It is little secret that I am no great fan of a farce, though I have been trying my best to being open to having my mind changed, but this isn’t the one to force a reappraisal of the genre. It is what it is, a cross-dressing, slapstick-filled riot of an occasion – revived here by Ian Talbot – which sets its stall out from the very beginning with a character mugging for laughs. Continue reading “Review: Charley’s Aunt, Menier Chocolate Factory”
“I feel I’ve done something unforgivable. But I don’t know what it is.”
Playwright Ödön von Horváth had the kind of life that one couldn’t make up. A child of the old Austro-Hungarian Empire, he settled in Germany in the 1930s and though a fierce critic of the Third Reich, remained there to document the rise of Nazism. After years of violent repression, he finally made it to Paris before the outbreak of war but was killed by a falling branch on the Champs-Élysées as he was on his way to the cinema. Consequently, many of his works were never performed in his lifetime such as Don Juan Comes Back From The War – now presented at the Finborough in a new version by Duncan Macmillan.
Here the famed lothario has been transplanted to a defeated Berlin at the end of the Great War, thoroughly worn out by the war mentally and physically, he returns from the battlefield to resume his life of decadent debauchery. But as he works his way through the hordes of grasping women desperate for a piece of this paragon of masculinity as his reputation would have you believe, his spiritual malaise grows as it becomes apparent that things are not as they were before and though he has tried his best to ignore them, his actions have sometimes terrible consequences. Continue reading “Review: Don Juan Comes Back From The War, Finborough Theatre”
“These aren’t the results we were expecting”
Of all the new plays that I saw last year, it would have taken me a long time to arrive at Earthquakes in London as being the one which would receive a national tour. Not because it wasn’t good, in fact I really enjoyed Mike Bartlett’s slightly flawed epic ambition, but because the National Theatre production was intrinsically linked to the way in which Headlong utterly transformed the Cottesloe auditorium with Miriam Beuther’s design with its serpentine catwalk, trapdoors, bar stools and cutaway stages. But never ones to shirk a challenge, Goold and Headlong, along with touring director Caroline Steinbeis, have remounted the show into a tour-able format which I caught at Richmond Theatre.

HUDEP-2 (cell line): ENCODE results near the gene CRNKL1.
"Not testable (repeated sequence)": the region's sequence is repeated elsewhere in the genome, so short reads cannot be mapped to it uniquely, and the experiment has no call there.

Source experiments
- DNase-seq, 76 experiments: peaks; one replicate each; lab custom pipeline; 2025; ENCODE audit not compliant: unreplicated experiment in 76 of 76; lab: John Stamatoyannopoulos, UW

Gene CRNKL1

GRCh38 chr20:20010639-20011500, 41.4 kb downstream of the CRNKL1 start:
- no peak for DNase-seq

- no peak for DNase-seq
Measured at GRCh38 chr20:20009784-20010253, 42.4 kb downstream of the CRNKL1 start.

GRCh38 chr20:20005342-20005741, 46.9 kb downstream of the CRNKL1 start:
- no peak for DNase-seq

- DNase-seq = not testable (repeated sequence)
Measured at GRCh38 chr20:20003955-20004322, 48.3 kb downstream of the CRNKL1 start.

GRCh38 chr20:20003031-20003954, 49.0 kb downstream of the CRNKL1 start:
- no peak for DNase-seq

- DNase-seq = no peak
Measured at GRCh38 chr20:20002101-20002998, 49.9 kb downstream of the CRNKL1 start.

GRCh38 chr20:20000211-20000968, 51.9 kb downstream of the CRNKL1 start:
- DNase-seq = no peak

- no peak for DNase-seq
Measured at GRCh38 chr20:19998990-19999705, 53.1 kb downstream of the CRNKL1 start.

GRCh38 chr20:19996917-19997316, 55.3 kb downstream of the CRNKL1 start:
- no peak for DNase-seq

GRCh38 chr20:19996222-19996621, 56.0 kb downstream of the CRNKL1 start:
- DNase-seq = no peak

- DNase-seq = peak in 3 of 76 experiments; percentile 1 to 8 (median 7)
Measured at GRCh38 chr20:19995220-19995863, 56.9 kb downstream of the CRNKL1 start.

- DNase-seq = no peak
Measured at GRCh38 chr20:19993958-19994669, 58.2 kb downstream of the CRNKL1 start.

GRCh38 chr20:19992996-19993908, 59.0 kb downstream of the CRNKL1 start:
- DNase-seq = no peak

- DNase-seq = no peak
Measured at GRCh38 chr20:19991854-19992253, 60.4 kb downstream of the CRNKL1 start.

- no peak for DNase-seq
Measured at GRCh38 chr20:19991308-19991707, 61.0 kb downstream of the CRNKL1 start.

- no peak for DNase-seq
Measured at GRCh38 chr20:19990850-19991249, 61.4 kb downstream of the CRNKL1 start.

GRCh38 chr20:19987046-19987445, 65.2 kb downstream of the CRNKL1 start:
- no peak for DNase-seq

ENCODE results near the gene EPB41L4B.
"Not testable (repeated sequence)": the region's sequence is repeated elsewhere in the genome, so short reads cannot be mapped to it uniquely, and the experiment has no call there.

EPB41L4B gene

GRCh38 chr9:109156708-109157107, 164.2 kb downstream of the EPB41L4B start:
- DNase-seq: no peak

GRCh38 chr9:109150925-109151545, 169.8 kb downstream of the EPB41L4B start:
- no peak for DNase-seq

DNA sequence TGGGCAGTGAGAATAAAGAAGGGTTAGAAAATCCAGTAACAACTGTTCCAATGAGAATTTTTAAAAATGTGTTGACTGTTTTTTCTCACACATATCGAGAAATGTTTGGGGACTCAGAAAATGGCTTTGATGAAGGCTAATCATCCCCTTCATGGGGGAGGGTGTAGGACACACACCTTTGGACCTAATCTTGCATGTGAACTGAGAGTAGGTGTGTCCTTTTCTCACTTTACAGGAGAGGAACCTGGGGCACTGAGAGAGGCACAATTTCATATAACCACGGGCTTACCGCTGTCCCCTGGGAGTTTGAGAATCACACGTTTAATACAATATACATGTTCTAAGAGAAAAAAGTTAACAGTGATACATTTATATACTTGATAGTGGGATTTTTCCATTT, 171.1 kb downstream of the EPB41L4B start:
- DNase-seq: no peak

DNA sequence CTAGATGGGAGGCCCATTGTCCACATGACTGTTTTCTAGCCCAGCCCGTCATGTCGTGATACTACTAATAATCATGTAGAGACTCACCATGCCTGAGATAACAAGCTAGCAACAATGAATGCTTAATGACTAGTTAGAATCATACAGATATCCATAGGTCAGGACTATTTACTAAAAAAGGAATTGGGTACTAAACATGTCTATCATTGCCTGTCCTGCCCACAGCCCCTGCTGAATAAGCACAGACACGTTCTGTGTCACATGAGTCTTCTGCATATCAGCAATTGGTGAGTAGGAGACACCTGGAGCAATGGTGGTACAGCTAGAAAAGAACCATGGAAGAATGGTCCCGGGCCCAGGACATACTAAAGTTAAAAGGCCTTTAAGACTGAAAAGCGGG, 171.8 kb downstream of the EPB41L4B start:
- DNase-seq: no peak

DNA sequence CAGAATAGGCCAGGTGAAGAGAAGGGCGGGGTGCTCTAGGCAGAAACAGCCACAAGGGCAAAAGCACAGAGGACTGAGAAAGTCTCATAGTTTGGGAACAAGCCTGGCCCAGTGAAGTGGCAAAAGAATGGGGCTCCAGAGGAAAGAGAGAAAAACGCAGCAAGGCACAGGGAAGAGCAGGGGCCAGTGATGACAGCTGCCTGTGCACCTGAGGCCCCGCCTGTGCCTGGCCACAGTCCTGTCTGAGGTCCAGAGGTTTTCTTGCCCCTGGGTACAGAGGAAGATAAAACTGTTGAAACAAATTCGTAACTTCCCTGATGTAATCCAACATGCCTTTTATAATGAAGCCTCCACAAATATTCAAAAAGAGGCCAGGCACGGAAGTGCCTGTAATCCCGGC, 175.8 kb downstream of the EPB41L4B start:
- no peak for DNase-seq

My original review can be read here and it was actually quite nice to be able to revisit the show a year later in the context of his other 2010 work Love Love Love and especially in a week when I had also caught Bartlett’s latest epic work 13. Knowing what to expect makes a world of difference: I didn’t feel the length of the show – 2 hours 55 minutes here – whereas people new to it all commented on it; one was able to take in more of the detailed work of the company alongside the razzmatazz which was sometimes a little distracting; and even the final sequence, something that I wasn’t hugely keen on last time, made more sense this time round and felt like the necessary balancing of tone to keep the play from being too despondent. The central conceit of the intertwining stories of the three sisters remained strong and the jumps around time were also effective, possibly more so for knowing exactly what was going on in them from the off! The scale of the storytelling is occasionally unwieldy in reaching to be epic , but I don’t think any other writer in the UK is stretching themselves this much and whilst it may not all come off, I thoroughly admire the scope of his ambition. Continue reading “Review: Earthquakes in London, Richmond Theatre”